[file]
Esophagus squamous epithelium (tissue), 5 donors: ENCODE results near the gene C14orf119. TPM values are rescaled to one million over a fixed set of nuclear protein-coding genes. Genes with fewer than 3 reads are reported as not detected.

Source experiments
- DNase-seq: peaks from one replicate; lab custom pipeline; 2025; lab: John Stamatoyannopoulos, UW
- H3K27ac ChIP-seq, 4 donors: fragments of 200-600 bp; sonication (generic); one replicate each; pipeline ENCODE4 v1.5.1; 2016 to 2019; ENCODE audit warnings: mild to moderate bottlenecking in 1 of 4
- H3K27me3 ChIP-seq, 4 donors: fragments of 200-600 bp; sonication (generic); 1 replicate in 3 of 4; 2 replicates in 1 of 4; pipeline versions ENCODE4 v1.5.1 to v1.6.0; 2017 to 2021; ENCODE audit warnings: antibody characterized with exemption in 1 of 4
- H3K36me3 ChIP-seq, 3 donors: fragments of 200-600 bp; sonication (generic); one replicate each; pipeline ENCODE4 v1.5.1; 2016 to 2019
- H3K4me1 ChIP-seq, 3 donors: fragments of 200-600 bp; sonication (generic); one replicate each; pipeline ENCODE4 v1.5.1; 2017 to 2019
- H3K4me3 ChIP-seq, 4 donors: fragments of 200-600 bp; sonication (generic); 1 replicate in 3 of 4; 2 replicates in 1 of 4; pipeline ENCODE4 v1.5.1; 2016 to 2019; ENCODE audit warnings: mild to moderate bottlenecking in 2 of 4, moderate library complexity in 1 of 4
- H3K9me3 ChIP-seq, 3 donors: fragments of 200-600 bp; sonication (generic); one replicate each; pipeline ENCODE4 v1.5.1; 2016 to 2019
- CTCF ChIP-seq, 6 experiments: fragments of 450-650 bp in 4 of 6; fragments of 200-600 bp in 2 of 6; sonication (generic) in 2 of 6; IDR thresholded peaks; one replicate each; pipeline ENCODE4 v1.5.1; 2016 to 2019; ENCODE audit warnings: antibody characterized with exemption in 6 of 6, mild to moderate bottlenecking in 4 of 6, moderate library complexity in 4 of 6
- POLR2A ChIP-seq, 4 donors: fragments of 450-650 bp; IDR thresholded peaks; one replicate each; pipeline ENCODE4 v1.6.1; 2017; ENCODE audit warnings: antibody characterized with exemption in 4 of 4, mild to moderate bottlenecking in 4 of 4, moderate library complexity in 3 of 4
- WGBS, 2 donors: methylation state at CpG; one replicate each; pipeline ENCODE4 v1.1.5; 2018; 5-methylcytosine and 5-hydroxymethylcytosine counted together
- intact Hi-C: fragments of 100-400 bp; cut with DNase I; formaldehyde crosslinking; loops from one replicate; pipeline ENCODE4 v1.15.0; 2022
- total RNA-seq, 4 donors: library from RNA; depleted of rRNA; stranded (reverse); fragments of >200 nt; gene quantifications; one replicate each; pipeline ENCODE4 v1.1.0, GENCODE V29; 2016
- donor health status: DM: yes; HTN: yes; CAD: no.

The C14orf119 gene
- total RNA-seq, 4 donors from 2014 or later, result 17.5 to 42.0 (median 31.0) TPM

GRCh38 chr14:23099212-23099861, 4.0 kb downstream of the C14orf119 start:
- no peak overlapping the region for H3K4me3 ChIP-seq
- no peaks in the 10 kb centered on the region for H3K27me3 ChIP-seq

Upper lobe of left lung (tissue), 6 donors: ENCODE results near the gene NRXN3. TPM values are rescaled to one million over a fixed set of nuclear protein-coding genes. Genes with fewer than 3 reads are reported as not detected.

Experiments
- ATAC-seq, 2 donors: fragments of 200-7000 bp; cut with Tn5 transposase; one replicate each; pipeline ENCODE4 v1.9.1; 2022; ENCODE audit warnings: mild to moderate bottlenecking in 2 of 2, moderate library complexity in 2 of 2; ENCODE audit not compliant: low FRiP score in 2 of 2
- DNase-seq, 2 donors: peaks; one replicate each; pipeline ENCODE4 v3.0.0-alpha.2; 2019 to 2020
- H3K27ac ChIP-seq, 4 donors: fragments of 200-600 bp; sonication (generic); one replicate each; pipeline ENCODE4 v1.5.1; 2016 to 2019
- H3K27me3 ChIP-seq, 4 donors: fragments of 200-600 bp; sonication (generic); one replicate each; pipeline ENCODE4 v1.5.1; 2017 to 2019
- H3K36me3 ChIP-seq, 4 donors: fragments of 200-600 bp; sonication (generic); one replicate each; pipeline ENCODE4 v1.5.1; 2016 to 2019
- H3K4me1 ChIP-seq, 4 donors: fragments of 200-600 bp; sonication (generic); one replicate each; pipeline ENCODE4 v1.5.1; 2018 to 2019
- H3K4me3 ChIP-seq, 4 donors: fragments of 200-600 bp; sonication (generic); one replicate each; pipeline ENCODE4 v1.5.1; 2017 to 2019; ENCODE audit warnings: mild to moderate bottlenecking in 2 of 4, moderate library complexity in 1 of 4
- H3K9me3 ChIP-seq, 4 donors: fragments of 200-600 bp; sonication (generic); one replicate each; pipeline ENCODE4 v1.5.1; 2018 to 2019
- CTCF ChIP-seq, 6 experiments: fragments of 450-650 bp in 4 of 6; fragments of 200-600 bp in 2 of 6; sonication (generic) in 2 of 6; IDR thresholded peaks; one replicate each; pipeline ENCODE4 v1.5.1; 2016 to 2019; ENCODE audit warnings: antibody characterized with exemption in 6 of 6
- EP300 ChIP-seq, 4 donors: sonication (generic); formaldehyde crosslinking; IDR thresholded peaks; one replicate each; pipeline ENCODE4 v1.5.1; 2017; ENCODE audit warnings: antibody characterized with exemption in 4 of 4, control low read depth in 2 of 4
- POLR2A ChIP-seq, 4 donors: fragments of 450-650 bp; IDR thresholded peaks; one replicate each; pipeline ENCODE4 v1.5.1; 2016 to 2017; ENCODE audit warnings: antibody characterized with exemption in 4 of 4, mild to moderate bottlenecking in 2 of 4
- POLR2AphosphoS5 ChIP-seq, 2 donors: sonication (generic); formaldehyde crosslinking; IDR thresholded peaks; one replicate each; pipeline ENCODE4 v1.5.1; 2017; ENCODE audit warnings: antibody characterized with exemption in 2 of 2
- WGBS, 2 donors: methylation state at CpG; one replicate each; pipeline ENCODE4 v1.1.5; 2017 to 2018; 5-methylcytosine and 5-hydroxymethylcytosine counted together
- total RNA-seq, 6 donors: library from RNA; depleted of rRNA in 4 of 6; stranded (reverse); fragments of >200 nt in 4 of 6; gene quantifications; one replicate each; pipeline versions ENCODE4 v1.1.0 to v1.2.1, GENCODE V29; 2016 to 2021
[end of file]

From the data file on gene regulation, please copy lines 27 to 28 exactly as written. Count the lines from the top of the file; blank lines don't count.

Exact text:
- H3K36me3 ChIP-seq, 4 donors: fragments of 200-600 bp; sonication (generic); one replicate each; pipeline ENCODE4 v1.5.1; 2016 to 2019
- H3K4me1 ChIP-seq, 4 donors: fragments of 200-600 bp; sonication (generic); one replicate each; pipeline ENCODE4 v1.5.1; 2018 to 2019